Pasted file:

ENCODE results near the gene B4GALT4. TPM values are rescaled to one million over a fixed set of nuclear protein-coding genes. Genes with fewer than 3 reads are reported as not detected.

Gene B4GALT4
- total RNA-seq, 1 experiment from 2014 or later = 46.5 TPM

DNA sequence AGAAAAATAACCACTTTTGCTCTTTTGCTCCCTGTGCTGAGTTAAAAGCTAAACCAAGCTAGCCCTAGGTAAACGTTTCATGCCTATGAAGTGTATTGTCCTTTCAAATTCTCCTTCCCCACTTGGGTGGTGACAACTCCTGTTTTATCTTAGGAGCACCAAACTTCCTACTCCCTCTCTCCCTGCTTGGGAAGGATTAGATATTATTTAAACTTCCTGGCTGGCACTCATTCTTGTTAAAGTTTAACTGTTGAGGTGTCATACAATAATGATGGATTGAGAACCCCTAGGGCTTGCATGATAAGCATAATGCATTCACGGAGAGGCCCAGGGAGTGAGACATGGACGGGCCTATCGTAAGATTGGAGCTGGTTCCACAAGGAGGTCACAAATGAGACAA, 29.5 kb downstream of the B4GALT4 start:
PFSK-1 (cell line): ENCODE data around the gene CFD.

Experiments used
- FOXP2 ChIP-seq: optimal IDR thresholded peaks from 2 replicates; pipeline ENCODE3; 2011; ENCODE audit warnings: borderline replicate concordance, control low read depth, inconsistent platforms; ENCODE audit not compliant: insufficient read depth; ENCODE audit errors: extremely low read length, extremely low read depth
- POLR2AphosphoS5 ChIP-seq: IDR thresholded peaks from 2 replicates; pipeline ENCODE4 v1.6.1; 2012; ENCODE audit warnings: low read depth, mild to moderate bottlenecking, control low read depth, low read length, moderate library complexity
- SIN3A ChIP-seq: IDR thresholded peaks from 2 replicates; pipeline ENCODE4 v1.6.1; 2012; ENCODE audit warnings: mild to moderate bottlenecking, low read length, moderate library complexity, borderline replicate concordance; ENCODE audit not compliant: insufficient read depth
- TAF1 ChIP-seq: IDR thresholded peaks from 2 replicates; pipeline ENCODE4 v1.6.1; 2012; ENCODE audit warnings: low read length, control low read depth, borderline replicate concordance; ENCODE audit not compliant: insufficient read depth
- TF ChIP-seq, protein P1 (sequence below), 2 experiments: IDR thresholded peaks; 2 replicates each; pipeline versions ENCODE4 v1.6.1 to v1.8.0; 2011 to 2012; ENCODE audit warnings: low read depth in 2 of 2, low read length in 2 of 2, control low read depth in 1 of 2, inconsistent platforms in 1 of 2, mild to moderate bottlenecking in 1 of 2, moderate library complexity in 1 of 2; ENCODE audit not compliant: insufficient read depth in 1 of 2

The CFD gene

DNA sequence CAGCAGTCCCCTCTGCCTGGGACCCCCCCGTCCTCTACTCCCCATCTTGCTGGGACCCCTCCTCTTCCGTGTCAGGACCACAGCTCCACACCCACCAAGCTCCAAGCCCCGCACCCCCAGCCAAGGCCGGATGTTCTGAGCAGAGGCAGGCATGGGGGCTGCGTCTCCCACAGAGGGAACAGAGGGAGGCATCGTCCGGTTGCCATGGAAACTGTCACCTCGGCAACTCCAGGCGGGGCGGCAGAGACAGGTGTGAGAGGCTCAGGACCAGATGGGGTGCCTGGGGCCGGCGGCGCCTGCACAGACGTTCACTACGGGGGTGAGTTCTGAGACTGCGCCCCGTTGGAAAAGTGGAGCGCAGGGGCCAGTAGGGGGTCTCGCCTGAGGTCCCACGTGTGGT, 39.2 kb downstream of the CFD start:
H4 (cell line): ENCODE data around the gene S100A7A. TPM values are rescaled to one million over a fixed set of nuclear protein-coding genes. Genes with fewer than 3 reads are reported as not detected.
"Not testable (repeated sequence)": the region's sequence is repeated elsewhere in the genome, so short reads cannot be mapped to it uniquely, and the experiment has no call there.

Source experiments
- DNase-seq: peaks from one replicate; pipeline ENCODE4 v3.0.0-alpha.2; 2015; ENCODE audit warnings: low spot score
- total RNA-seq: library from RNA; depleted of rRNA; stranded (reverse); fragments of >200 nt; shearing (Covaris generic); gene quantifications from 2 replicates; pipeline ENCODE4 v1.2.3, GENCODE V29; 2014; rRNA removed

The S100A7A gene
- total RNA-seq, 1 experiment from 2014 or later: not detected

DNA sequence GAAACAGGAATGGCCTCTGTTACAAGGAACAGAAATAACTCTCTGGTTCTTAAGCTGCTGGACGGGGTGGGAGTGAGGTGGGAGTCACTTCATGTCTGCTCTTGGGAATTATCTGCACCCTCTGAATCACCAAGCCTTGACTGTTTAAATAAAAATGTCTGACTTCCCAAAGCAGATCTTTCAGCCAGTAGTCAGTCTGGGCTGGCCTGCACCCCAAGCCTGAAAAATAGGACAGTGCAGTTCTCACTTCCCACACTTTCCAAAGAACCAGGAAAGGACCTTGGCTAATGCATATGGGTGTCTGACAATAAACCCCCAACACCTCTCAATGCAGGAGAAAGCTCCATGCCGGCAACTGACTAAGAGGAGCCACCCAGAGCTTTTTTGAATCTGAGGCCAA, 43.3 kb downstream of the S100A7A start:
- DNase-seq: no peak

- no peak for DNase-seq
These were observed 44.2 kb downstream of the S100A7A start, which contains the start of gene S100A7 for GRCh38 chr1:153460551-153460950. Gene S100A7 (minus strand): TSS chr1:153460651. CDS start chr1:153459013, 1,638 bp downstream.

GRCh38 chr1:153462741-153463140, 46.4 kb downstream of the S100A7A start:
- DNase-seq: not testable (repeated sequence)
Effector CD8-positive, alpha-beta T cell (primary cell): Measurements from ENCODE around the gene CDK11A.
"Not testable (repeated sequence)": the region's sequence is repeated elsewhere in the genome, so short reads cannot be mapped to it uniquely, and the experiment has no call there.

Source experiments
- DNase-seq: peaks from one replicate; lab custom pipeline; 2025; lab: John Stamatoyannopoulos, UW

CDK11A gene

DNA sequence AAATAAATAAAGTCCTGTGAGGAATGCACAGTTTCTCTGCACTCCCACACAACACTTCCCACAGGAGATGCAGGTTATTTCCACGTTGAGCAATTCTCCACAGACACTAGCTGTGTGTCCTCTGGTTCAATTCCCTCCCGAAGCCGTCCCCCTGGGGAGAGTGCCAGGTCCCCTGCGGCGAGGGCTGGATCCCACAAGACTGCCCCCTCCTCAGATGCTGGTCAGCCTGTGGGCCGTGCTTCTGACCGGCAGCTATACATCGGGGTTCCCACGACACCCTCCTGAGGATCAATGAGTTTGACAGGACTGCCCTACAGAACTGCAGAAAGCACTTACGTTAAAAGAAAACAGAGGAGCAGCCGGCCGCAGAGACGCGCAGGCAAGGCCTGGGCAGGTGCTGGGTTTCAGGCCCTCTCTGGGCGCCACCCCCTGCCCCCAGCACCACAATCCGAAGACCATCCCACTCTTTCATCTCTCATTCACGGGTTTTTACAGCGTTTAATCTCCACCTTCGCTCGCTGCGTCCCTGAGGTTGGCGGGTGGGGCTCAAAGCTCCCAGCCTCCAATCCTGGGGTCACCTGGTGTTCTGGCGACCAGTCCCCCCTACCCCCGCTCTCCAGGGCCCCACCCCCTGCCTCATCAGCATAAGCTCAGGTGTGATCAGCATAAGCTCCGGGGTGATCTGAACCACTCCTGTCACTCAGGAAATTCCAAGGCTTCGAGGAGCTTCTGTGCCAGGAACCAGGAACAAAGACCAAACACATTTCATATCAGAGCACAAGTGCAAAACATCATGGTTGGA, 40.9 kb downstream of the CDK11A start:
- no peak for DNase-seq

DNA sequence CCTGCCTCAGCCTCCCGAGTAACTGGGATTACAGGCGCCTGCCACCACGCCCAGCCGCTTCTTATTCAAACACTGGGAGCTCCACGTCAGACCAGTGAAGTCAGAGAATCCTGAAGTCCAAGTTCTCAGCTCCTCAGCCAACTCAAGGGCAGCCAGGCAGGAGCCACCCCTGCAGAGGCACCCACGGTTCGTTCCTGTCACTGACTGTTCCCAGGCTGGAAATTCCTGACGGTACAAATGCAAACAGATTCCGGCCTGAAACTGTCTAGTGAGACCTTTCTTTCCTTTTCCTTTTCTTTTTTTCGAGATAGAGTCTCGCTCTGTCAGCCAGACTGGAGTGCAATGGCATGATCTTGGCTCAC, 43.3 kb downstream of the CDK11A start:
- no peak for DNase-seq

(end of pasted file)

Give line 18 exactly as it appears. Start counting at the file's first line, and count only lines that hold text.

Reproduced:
- total RNA-seq: library from RNA; depleted of rRNA; stranded (reverse); fragments of >200 nt; shearing (Covaris generic); gene quantifications from 2 replicates; pipeline ENCODE4 v1.2.3, GENCODE V29; 2014; rRNA removed